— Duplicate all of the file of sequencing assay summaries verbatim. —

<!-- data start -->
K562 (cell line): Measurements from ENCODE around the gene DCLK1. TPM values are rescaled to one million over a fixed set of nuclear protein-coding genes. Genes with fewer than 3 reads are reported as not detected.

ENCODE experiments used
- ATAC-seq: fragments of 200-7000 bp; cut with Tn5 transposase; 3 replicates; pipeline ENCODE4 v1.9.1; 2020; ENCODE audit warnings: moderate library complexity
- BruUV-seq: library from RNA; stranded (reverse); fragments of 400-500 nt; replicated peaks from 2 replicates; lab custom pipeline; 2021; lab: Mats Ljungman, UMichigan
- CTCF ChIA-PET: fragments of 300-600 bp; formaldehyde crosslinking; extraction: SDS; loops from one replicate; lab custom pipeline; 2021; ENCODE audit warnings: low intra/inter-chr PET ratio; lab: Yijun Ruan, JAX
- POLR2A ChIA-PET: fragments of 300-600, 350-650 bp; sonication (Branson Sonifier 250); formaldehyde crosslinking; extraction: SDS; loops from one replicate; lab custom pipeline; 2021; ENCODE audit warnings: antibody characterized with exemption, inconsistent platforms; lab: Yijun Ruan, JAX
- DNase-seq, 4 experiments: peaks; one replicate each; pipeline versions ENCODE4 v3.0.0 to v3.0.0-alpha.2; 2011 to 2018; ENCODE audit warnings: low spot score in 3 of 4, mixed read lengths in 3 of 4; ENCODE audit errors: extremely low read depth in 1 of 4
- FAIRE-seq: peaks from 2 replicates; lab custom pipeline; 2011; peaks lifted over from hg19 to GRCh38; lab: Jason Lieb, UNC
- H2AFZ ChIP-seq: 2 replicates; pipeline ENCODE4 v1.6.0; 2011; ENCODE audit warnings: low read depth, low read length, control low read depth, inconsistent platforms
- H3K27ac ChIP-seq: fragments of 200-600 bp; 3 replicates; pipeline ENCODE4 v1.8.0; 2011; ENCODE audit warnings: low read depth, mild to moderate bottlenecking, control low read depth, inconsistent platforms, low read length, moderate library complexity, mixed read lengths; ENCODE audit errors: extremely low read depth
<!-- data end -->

K562 (cell line): Measurements from ENCODE around the gene DCLK1. TPM values are rescaled to one million over a fixed set of nuclear protein-coding genes. Genes with fewer than 3 reads are reported as not detected.

ENCODE experiments used
- ATAC-seq: fragments of 200-7000 bp; cut with Tn5 transposase; 3 replicates; pipeline ENCODE4 v1.9.1; 2020; ENCODE audit warnings: moderate library complexity
- BruUV-seq: library from RNA; stranded (reverse); fragments of 400-500 nt; replicated peaks from 2 replicates; lab custom pipeline; 2021; lab: Mats Ljungman, UMichigan
- CTCF ChIA-PET: fragments of 300-600 bp; formaldehyde crosslinking; extraction: SDS; loops from one replicate; lab custom pipeline; 2021; ENCODE audit warnings: low intra/inter-chr PET ratio; lab: Yijun Ruan, JAX
- POLR2A ChIA-PET: fragments of 300-600, 350-650 bp; sonication (Branson Sonifier 250); formaldehyde crosslinking; extraction: SDS; loops from one replicate; lab custom pipeline; 2021; ENCODE audit warnings: antibody characterized with exemption, inconsistent platforms; lab: Yijun Ruan, JAX
- DNase-seq, 4 experiments: peaks; one replicate each; pipeline versions ENCODE4 v3.0.0 to v3.0.0-alpha.2; 2011 to 2018; ENCODE audit warnings: low spot score in 3 of 4, mixed read lengths in 3 of 4; ENCODE audit errors: extremely low read depth in 1 of 4
- FAIRE-seq: peaks from 2 replicates; lab custom pipeline; 2011; peaks lifted over from hg19 to GRCh38; lab: Jason Lieb, UNC
- H2AFZ ChIP-seq: 2 replicates; pipeline ENCODE4 v1.6.0; 2011; ENCODE audit warnings: low read depth, low read length, control low read depth, inconsistent platforms
- H3K27ac ChIP-seq: fragments of 200-600 bp; 3 replicates; pipeline ENCODE4 v1.8.0; 2011; ENCODE audit warnings: low read depth, mild to moderate bottlenecking, control low read depth, inconsistent platforms, low read length, moderate library complexity, mixed read lengths; ENCODE audit errors: extremely low read depth